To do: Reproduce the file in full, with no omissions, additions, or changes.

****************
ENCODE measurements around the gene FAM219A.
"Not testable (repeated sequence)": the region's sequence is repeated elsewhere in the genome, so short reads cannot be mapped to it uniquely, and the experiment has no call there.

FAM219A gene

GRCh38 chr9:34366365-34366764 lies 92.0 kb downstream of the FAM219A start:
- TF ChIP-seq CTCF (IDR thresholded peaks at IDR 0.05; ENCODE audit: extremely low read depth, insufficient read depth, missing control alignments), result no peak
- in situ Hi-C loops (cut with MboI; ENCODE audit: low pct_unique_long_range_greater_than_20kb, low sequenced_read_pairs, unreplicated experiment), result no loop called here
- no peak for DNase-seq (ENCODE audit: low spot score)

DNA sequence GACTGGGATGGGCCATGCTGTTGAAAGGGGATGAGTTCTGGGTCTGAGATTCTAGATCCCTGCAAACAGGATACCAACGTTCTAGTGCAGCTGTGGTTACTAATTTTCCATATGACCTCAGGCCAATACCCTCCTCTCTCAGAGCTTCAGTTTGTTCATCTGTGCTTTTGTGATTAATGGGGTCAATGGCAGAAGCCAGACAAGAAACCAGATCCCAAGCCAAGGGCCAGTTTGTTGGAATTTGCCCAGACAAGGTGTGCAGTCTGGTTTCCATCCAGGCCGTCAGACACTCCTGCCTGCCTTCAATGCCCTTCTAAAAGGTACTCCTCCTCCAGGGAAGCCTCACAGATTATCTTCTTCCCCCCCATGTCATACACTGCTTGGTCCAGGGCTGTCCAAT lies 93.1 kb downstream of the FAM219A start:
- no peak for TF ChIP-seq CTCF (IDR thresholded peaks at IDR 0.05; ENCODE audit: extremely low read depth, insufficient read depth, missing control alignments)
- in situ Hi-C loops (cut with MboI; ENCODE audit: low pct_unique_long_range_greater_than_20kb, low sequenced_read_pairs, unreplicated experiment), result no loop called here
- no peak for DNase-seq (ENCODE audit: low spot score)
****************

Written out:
ENCODE measurements around the gene FAM219A.
"Not testable (repeated sequence)": the region's sequence is repeated elsewhere in the genome, so short reads cannot be mapped to it uniquely, and the experiment has no call there.

FAM219A gene

GRCh38 chr9:34366365-34366764 lies 92.0 kb downstream of the FAM219A start:
- TF ChIP-seq CTCF (IDR thresholded peaks at IDR 0.05; ENCODE audit: extremely low read depth, insufficient read depth, missing control alignments), result no peak
- in situ Hi-C loops (cut with MboI; ENCODE audit: low pct_unique_long_range_greater_than_20kb, low sequenced_read_pairs, unreplicated experiment), result no loop called here
- no peak for DNase-seq (ENCODE audit: low spot score)

DNA sequence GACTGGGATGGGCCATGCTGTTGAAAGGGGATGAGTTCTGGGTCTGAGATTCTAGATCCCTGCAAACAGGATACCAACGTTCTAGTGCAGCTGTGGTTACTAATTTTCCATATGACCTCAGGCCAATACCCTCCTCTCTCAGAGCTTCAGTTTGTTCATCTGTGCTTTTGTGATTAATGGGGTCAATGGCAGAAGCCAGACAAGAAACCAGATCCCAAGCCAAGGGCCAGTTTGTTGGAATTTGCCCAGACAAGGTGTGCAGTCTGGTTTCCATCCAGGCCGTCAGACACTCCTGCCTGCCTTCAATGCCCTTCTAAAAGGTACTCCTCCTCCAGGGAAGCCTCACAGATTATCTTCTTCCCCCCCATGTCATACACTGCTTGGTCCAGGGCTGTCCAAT lies 93.1 kb downstream of the FAM219A start:
- no peak for TF ChIP-seq CTCF (IDR thresholded peaks at IDR 0.05; ENCODE audit: extremely low read depth, insufficient read depth, missing control alignments)
- in situ Hi-C loops (cut with MboI; ENCODE audit: low pct_unique_long_range_greater_than_20kb, low sequenced_read_pairs, unreplicated experiment), result no loop called here
- no peak for DNase-seq (ENCODE audit: low spot score)